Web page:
[T]o qualify as a prevailing party, a civil rights plaintiff must obtain at least some relief on the merits of his claim. The plaintiff must obtain an enforceable judgment against the defendant from whom fees are sought, or comparable relief through a consent decree or settlement. Whatever relief the plaintiff secures must directly benefit him at the time of the judgment or settlement.... In short, a plaintiff "prevails" when actual relief on the merits of his claim materially alters the legal relationship between the parties by modifying the defendant's behavior in a way that directly benefits the plaintiff.


--- U.S. at ----, 113 S.Ct. at 573 (citations omitted).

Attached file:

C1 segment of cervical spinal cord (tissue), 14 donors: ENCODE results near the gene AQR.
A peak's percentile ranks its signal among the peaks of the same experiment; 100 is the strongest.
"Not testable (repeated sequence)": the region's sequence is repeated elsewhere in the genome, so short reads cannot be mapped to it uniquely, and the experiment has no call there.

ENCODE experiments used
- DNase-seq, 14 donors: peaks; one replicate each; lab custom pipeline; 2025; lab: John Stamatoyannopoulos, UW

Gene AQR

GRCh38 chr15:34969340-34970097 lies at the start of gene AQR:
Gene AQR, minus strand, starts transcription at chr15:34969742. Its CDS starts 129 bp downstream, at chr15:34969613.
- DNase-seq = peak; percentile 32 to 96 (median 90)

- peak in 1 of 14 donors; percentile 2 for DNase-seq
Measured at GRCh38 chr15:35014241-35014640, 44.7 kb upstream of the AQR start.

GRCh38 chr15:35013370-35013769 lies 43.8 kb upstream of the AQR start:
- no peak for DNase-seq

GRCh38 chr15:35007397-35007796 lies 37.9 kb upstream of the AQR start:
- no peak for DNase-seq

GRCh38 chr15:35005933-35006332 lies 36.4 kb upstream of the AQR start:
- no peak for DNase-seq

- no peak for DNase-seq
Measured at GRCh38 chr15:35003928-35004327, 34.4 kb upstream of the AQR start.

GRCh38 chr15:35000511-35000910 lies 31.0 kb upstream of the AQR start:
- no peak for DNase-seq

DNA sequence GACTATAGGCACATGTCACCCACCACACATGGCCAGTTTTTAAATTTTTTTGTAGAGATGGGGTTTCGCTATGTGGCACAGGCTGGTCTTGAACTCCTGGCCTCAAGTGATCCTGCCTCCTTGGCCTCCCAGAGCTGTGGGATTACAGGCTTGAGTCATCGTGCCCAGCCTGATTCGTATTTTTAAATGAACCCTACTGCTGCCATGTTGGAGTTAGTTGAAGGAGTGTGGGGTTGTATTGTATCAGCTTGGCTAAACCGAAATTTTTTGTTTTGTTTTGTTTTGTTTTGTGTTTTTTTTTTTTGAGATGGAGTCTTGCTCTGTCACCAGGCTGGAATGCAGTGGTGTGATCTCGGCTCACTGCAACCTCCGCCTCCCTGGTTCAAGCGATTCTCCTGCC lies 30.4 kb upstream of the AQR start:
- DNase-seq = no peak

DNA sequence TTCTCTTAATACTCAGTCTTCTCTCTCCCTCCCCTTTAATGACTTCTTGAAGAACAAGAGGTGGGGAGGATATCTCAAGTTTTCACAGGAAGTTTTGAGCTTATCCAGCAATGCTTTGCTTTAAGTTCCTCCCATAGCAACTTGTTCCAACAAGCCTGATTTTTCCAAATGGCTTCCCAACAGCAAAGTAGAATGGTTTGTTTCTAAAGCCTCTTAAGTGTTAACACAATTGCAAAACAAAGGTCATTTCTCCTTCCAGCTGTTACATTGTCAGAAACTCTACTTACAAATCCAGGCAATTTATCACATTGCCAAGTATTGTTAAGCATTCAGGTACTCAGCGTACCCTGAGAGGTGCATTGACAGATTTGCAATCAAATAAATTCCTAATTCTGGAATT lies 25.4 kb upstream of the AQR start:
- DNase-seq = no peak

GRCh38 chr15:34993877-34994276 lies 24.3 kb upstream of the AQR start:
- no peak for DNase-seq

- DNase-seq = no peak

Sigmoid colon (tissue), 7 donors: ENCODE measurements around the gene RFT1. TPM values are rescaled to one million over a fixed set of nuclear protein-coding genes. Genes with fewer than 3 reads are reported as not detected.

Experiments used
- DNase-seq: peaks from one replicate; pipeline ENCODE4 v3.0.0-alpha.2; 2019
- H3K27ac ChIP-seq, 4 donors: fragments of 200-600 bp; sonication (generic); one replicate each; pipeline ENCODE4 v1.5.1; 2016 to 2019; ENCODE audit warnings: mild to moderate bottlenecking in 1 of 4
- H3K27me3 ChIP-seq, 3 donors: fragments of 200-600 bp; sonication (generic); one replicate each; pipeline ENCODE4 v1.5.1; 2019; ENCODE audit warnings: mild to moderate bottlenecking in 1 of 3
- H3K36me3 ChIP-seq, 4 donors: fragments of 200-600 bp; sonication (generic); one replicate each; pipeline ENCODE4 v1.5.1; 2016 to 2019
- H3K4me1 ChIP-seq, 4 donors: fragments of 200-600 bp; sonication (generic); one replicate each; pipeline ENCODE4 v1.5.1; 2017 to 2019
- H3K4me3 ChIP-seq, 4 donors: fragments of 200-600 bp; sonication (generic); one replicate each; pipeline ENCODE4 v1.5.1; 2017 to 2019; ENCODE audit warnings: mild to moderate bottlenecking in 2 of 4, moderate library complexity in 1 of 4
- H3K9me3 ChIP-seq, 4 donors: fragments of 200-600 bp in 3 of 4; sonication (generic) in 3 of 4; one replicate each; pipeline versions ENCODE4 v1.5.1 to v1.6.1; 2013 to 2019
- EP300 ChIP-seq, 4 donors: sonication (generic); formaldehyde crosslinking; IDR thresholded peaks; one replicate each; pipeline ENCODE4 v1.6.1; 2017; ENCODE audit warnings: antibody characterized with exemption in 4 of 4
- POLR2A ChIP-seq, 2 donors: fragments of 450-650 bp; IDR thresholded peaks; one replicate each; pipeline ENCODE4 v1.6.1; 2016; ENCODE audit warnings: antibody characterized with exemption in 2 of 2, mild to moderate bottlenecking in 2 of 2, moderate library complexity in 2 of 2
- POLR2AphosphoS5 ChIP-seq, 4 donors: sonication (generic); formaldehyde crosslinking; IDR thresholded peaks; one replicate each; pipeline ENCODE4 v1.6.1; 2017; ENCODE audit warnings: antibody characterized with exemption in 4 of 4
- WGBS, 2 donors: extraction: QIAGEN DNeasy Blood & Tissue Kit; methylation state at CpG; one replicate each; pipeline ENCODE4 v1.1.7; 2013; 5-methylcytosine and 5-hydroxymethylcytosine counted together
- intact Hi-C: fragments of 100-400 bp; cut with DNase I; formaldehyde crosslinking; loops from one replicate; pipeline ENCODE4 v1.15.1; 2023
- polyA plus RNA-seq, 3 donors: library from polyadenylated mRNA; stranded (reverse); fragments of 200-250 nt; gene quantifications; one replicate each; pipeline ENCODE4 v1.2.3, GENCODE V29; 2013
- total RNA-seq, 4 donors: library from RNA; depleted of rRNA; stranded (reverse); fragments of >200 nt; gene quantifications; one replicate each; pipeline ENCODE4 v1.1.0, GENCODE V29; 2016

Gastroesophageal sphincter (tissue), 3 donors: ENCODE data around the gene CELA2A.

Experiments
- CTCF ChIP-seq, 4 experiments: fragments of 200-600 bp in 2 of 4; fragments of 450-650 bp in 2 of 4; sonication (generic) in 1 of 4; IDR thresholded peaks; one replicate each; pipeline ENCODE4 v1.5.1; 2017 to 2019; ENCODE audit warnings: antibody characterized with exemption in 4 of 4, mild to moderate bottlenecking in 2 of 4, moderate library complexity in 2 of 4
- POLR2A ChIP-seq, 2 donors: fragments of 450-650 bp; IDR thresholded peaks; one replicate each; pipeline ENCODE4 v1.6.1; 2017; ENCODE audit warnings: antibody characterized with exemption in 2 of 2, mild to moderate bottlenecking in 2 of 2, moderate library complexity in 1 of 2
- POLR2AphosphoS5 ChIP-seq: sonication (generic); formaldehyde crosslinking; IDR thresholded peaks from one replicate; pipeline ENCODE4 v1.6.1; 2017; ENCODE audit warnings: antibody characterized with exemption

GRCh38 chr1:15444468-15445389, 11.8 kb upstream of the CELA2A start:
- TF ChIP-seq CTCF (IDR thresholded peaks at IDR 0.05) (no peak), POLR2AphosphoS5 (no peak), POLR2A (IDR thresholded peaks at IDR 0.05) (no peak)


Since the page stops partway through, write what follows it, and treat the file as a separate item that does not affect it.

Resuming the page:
This circuit has not specifically addressed whether the quoted language from Farrar precludes a catalyst theory. Although the Fourth Circuit has held that a catalyst theory is no longer available to establish a plaintiff's status as prevailing party,2 at least five other circuits have specifically held that the catalyst test survives Farrar, primarily because Farrar involved recovery on the merits.3 We follow and adopt the authority indicating that Farrar does not preclude a catalyst test. A catalyst test is an alternate theory for determining the prevailing party if no relief on the merits is obtained. See, e.g., Beach v. Smith, 743 F.2d 1303, 1306 (9th Cir.1984) ("However, even in the absence of a favorable judgment, a litigant may be a prevailing party for purposes of an attorney fee award if his action was a 'catalyst' which motivated the defendant to provide the relief originally sought through litigation.") (emphasis added); Exeter-West Greenwich Regional Sch. v. Pontarelli, 788 F.2d 47, 50 (1st Cir.1986) ("cases have set out two standard tests for determining when a party shall be deemed 'prevailing' under Sec. 1988.... The first we now call the 'merits' test. The second is already known as the 'catalyst' test.").